Bruce in kayak.

"We specialize in small group travel, which minimizes environmental impact, increases safety standards and allows for personalized, enriching and authentic experiences."

— Bruce Smith, founder and owner, Seascape Kayak Tours Inc.

Latest Post from the
Client Corner


Our Blog

Feliz Ano – Happy New Year 2012January 16th, 2012

The season is well underway in Costa Rica. – We would love to invite you to join us for a warm water paddling experience this winter. Unique lodge – based and camping itineraries are available from December – May on both Pacific and Caribbean coasts…

Our next Islas Del Golfo trip on the Pacific coast is February 29 – March 07, 2012

Feel free contact us for more details about this trip or any of our Costa Rica adventures.

Pura Vida…

Email: [email protected]

Tel: 011 506 8314 8605 (CR Cell)

Bruce


COSTA RICA’S BEST KEPT SECRETSJanuary 20th, 2011

Feliz Año Nuevo.

We thought it was time to post a new blog entry, finally! I think we have definitely transitioned to Tico (Costa Rican) time.

I am very happy to introduce you to a new member of the Seascape team. Nick Hawkins, who hails from New Brunswick, will be working on an internship / assistant guide basis in Costa Rica for the next several months. Nick is a marine biologist, keen naturalist and wildlife photographer. His enthusiasm for facilitating connections between guests and the natural world is clearly evident. Look for Nick’s photos to appear with blogs and Facebook posts in the future. Bienvenidos, Nick.

We hope that you will join us for a warm water escape in Costa Rica this winter.

Bruce

Hello friends! My name is Nick Hawkins; I am a biologist and naturalist guide from Fredericton, New Brunswick. I first heard of Seascape last summer, when I lived in St. Andrews, NB, and worked as an interpreter aboard the whale watching boat the Quoddy Link. I contacted Bruce via e-mail and expressed my interest in guiding. We then met at his place on Deer Island, where we discovered that we shared a similar outlook on ecotourism, sustainability and what it means to be a nature guide. Before I knew it I was packing my bags for Costa Rica, booking a flight for the 7th of January.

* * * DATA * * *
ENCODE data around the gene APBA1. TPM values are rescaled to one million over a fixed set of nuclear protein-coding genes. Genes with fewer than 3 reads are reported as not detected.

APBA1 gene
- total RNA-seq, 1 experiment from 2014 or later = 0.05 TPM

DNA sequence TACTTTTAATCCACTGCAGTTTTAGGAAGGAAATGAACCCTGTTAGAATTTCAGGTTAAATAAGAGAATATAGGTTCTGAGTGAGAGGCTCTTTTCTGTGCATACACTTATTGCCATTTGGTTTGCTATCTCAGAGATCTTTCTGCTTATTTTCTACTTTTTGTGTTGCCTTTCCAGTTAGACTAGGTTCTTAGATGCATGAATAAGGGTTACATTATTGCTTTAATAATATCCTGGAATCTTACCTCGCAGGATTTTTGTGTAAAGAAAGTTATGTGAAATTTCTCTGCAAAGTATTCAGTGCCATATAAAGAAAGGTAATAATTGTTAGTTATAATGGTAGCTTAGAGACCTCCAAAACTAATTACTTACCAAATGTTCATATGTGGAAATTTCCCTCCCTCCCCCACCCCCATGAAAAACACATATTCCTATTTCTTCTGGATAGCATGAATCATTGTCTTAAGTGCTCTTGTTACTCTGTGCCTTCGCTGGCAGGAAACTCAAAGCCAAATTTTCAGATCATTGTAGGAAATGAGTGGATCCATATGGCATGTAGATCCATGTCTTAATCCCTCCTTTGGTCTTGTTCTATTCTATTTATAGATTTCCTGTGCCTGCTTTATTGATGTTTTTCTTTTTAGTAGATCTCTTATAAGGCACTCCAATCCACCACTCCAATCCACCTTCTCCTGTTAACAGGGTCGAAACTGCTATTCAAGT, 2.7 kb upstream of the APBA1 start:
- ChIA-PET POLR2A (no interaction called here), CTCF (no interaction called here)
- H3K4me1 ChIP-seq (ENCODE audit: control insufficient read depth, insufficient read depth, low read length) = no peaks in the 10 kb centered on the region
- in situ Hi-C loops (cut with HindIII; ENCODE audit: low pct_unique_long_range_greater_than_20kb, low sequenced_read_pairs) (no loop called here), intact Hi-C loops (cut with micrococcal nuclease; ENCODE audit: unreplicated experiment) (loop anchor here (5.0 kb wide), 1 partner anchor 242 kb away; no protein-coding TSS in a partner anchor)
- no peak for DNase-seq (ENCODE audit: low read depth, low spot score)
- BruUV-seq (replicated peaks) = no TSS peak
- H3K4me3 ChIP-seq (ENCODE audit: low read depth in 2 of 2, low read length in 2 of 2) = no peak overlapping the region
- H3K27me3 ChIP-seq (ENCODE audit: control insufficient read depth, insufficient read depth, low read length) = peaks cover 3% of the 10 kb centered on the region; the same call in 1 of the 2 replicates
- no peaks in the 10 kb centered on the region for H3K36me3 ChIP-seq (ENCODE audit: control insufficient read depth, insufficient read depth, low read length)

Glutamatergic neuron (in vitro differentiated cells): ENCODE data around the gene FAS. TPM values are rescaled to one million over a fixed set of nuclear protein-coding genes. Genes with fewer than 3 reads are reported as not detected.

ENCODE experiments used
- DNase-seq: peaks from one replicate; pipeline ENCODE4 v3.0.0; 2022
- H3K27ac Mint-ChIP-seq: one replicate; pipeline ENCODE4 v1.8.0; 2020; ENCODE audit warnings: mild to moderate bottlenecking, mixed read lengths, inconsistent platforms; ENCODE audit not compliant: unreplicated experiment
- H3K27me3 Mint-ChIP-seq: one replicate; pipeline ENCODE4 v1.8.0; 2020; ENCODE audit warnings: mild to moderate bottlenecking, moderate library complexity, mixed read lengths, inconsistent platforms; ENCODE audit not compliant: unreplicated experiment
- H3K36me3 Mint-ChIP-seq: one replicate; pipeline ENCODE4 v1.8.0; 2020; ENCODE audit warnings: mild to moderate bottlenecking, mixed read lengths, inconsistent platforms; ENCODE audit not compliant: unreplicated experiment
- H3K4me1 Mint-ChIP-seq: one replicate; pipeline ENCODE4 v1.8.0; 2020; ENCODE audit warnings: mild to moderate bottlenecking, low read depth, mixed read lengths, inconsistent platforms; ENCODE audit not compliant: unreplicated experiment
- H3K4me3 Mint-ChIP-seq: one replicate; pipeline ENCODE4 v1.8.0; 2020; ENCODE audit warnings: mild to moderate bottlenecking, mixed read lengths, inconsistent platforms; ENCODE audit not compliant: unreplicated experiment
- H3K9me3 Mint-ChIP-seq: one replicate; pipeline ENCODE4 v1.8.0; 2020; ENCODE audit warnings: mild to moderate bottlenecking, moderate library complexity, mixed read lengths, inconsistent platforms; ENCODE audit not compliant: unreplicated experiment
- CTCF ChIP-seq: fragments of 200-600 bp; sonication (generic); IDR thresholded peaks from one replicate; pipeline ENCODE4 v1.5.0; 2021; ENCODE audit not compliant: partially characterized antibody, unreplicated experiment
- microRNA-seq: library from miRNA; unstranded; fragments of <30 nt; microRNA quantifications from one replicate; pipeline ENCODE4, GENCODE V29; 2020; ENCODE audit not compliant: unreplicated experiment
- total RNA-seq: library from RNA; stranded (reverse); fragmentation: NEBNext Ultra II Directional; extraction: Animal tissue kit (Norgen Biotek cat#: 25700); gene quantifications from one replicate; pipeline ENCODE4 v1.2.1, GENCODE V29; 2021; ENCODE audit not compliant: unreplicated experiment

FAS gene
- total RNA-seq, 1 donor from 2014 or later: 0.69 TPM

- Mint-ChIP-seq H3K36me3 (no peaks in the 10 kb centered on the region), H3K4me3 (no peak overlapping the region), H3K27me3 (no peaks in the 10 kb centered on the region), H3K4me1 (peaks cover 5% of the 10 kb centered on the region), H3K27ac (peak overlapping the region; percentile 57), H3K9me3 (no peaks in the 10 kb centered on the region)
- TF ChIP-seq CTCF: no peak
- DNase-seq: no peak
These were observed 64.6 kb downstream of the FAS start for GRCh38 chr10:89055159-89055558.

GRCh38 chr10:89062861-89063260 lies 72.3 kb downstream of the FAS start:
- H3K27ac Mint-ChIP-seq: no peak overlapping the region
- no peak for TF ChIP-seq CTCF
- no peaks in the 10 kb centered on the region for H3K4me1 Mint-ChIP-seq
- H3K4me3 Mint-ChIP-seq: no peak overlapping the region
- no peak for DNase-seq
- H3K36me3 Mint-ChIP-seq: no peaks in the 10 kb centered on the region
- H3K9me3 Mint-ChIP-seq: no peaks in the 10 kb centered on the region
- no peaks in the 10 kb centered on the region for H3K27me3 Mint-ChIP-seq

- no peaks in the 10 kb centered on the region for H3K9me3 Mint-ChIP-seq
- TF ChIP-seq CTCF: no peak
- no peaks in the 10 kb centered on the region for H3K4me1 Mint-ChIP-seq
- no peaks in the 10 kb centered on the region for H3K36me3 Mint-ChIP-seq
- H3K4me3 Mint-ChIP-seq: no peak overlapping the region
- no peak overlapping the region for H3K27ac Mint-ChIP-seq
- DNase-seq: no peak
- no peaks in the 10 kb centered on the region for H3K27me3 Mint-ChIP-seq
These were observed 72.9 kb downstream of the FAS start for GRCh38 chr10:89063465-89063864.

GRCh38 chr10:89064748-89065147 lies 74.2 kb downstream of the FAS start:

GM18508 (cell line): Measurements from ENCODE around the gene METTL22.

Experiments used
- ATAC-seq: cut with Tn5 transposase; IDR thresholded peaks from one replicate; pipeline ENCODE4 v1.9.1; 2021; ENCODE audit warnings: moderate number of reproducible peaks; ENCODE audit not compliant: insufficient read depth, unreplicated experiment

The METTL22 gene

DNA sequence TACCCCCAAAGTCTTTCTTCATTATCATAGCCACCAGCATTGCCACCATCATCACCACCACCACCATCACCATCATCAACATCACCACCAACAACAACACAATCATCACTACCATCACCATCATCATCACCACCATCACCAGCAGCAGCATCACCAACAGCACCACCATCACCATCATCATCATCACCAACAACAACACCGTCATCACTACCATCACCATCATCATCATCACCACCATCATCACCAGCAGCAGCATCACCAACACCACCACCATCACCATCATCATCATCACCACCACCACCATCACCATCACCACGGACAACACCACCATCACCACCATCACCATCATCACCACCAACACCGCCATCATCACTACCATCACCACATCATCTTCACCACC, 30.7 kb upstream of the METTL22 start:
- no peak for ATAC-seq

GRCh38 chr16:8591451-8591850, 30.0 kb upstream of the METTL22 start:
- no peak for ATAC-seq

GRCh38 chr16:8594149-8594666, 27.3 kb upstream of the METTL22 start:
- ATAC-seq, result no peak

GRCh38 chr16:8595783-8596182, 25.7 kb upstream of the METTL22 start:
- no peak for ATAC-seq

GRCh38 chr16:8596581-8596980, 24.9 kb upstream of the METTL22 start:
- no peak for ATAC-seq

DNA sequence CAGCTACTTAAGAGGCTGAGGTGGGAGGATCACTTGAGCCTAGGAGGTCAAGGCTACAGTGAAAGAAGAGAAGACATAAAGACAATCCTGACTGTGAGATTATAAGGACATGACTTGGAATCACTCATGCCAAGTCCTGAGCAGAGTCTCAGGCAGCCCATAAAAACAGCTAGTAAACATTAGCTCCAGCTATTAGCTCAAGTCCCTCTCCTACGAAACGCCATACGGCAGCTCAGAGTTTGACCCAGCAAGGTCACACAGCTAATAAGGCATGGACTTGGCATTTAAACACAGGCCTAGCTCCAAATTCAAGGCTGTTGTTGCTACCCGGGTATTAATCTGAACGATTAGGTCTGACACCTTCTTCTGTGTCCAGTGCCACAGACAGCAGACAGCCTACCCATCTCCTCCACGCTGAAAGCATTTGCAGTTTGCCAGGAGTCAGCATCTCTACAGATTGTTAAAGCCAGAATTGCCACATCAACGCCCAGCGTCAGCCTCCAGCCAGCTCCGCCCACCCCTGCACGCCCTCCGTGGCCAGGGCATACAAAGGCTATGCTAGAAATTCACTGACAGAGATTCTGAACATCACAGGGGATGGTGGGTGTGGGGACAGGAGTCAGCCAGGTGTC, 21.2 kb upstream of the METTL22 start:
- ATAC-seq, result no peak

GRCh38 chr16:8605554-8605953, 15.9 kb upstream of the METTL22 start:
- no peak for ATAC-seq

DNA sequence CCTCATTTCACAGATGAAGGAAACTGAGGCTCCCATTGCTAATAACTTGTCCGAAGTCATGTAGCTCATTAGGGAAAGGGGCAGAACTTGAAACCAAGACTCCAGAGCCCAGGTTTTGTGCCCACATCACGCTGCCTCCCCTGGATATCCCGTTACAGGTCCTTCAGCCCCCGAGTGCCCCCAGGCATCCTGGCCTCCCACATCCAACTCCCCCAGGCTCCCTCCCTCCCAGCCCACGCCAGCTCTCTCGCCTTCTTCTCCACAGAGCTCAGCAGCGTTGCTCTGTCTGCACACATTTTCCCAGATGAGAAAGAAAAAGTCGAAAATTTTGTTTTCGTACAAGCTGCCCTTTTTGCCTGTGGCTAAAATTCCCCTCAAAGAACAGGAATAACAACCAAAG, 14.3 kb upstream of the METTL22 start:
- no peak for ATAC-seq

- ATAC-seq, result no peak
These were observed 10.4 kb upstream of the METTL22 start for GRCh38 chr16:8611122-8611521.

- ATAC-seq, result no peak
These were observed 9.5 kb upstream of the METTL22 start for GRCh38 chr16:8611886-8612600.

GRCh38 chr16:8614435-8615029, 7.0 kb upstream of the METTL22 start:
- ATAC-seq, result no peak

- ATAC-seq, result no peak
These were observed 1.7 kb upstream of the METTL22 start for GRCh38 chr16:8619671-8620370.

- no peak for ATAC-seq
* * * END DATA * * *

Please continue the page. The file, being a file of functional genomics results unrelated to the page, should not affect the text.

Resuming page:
After arriving in San José, I traveled west to the Nicoya Peninsula, to Tambor, Seascape’s Southern base. I was happy to leave the busy urban areas, thick with tourists, cars and construction. I watched it all disappear as I took the Paquera Ferry across the bay of Nicoya. Bruce met me on the other side and we drove along winding roads to Tambor Tropical. The resort is made up of small luxury suites built of exotic hardwood such as teak and bloodwood. They are nestled under a tranquil grove of large palm trees, directly adjacent to the ocean. The suites are spread out over the property, which is teeming with life. I unload my gear and talk with Bruce, trying to ignore the urge to seek out the sounds of the strange animals all around me. Bruce senses my anxiety and sends me for a walk up the estuary, the Rio Panica, which empties into the ocean next to the resort. I grab my binoculars and guidebooks and set-off up the river.

By this point I am well aware of the level of biodiversity in Costa Rica, but am yet to experience it. What I find on that thirty-minute walk will forever serve as a defining moment in my life, when I am introduced to the biologic potential of a tropical forest. I am greeting by a plethora of bird life…I count and record 26 new species in this short amount of time and miss dozens more. Flocks of Snowy Egrets glide over Tri-colored and Little Blue Herons, which run and lunge after small fish. Brown Pelicans and Royal Terns plunge into the surf in pursuit of small fish. A Ringed Kingfisher gazes down from his fishing perch; this species is the largest kingfisher in the Americas, twice the size of the familiar Belted Kingfisher. Small forest birds flutter through the tropical growth, their yellows, blues, and oranges mixing with the red blossoms of flamboyant trees. Hummingbirds zip in all directions, freezing in place momentarily to grab a sip of nectar. Scissortail Flycatchers and Tropical Kingbirds perch high up on the treetops, bursting from their resting place to snag flying insects, before returning to their perch in wait for the next suspended morsel. I am absolutely floored by the abundance of life, and I haven’t even left the resort yet. What awaits me in the depths of the protected habitat soon to be explored fills me with an excitement I haven’t felt since I was a young boy.